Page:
Is Jewish secularism possible?
Acceptance of Political Secularism
But be that as it may, political secularism is today widely accepted, not only in the West, but in such non-Christian lands as Japan and India and Turkey (though the latter is having an interesting debate on the subject since the election of Prime Minister Erdogan) and has gained momentum in fact almost everywhere except the Islamic Middle East.
And whether or not we Jews have the tangled confusions of Christian theology to thank for the initial Great Separation, thankful we do tend to be. If it's political secularism we're talking about then probably all Jews living outside of Israel are secularists, since nothing could be more in our collective self-interest.
A religious group, most of whose history was characterized by statelessness, has reason to be well-disposed toward the separation of church and state and mosque and state, even if the original Jewish kingdom was something of an archetype for political theology. Religious Jews (living outside of Israel) have every bit as much, if not more, reason to be secularists in the political sense as do irreligious Jews.
Not so with the next form of secularism, this one metaphysical, involving another sort of rejection of the transcendent, namely as existing. If a political secularist rejects appeals to transcendence in devising a workable state, a metaphysical secularist rejects appeals to transcendence period.
He's committed to making sense out of the world without appealing to any supernatural agency, though he isn't thereby committed to claiming that everything can be made sense of. (I want to separate, only because they are separable, metaphysical atheism from such forms of epistemological hubris as scientism, the view that science can explain all that exists. A metaphysical secularist might very well believe that there are questions that science can't explain but which aren't explained by appeal to supernatural agency either. A metaphysical secularist can be a principled skeptic.)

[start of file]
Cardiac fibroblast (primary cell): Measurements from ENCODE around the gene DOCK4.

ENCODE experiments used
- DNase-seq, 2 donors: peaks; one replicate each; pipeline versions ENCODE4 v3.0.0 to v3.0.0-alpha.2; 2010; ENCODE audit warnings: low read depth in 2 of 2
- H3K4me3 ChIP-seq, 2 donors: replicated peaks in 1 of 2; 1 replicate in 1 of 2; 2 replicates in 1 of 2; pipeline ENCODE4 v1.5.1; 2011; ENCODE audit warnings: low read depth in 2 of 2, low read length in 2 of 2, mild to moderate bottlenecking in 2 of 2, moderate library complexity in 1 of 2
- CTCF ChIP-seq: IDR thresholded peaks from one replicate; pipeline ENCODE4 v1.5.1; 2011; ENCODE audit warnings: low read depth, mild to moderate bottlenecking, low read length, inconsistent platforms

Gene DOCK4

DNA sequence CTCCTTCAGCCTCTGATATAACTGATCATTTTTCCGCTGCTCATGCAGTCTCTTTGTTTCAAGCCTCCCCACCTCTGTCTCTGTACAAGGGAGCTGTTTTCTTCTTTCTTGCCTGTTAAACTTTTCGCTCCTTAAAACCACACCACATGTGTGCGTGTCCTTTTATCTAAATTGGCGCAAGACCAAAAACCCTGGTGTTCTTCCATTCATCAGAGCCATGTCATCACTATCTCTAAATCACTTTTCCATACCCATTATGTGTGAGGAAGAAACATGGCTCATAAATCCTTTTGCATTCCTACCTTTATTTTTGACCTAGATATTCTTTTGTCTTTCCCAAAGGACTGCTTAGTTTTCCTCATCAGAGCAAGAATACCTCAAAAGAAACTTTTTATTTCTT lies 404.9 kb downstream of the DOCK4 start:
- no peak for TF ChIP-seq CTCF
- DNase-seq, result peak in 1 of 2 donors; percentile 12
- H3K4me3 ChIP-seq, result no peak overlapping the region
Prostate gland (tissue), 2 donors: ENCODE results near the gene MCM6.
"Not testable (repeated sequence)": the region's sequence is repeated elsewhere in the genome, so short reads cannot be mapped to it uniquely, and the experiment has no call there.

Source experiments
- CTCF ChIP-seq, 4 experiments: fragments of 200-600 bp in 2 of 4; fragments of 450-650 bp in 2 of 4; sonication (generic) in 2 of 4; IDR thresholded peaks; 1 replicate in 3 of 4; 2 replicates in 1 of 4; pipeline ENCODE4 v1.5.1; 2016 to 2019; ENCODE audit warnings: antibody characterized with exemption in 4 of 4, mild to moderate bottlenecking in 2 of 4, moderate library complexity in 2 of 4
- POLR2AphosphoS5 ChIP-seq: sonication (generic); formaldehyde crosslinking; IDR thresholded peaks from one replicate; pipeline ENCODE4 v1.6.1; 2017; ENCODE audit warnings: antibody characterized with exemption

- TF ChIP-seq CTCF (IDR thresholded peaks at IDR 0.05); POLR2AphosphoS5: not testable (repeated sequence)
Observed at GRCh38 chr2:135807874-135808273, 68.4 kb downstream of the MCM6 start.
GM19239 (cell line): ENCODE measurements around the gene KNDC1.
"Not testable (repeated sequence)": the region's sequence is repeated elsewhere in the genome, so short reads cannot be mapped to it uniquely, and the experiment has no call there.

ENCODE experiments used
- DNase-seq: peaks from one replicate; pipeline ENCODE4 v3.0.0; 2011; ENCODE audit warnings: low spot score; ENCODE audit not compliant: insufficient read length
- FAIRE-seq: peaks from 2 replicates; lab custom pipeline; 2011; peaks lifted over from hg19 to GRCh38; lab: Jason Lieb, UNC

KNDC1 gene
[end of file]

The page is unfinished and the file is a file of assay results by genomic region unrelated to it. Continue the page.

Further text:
The metaphysical rejection of the transcendent is a view of the nature of our cosmos, of its containing all that there is, of its perhaps even eventually being able to offer up an explanation of its own existence (the core of Spinoza's metaphysics). But even if the cosmos won't ever be able to explain its own existence, it is, according to metaphysical secularism, all that we've got, and so it is also, a fortiori, all that we've got in trying to figure out our place in the cosmos, which last point brings me to the final form of secularism that I want to distinguish here, namely normative secularism.>
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